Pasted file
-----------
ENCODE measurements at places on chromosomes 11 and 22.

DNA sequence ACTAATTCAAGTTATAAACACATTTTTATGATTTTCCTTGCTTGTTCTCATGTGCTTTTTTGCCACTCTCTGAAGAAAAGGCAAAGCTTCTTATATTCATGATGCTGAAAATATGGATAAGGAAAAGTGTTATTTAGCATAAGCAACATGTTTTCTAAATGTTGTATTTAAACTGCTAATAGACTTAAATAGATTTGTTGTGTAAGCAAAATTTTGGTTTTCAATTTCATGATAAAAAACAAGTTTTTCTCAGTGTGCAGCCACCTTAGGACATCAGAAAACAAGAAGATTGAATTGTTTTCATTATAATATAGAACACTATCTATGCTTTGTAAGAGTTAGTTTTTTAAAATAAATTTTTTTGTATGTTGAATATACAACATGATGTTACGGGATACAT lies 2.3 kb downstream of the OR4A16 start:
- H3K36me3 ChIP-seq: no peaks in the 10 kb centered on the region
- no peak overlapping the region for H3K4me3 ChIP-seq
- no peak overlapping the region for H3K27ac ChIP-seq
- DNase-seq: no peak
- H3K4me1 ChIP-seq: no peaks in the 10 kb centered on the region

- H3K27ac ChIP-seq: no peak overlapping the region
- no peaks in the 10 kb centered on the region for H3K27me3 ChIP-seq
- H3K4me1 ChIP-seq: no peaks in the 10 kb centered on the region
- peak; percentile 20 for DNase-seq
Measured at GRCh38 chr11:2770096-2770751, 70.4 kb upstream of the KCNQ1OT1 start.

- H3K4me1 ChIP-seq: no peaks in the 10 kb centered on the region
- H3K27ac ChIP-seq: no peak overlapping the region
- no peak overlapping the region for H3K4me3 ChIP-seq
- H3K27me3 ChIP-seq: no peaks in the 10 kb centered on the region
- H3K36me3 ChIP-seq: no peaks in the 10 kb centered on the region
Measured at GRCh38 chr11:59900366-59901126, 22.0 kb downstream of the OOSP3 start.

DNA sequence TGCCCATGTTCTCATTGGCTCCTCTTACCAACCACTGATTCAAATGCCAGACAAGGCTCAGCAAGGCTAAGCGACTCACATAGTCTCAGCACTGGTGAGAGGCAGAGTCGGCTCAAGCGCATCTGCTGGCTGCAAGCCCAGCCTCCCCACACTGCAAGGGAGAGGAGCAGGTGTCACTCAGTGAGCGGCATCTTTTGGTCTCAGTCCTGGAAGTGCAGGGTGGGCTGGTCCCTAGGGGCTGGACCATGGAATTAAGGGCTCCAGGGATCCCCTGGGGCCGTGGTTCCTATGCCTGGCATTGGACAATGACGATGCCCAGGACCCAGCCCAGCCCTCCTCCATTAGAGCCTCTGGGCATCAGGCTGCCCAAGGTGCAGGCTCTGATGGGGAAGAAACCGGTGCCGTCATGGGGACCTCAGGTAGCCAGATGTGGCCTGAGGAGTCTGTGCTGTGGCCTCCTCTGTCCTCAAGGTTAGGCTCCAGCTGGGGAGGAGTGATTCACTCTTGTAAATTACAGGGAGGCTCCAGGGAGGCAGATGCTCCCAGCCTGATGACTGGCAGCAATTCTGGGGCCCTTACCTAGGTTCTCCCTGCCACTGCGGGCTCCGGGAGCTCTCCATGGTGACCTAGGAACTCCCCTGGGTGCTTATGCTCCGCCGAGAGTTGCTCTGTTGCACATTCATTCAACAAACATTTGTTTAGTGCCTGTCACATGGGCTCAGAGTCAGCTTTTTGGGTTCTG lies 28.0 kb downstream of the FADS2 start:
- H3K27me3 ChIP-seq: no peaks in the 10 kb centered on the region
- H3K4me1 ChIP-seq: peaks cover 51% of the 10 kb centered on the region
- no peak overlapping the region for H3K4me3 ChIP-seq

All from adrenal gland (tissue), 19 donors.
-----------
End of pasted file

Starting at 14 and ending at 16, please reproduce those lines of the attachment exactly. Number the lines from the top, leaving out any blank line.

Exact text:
- H3K27ac ChIP-seq: no peak overlapping the region
- no peak overlapping the region for H3K4me3 ChIP-seq
- H3K27me3 ChIP-seq: no peaks in the 10 kb centered on the region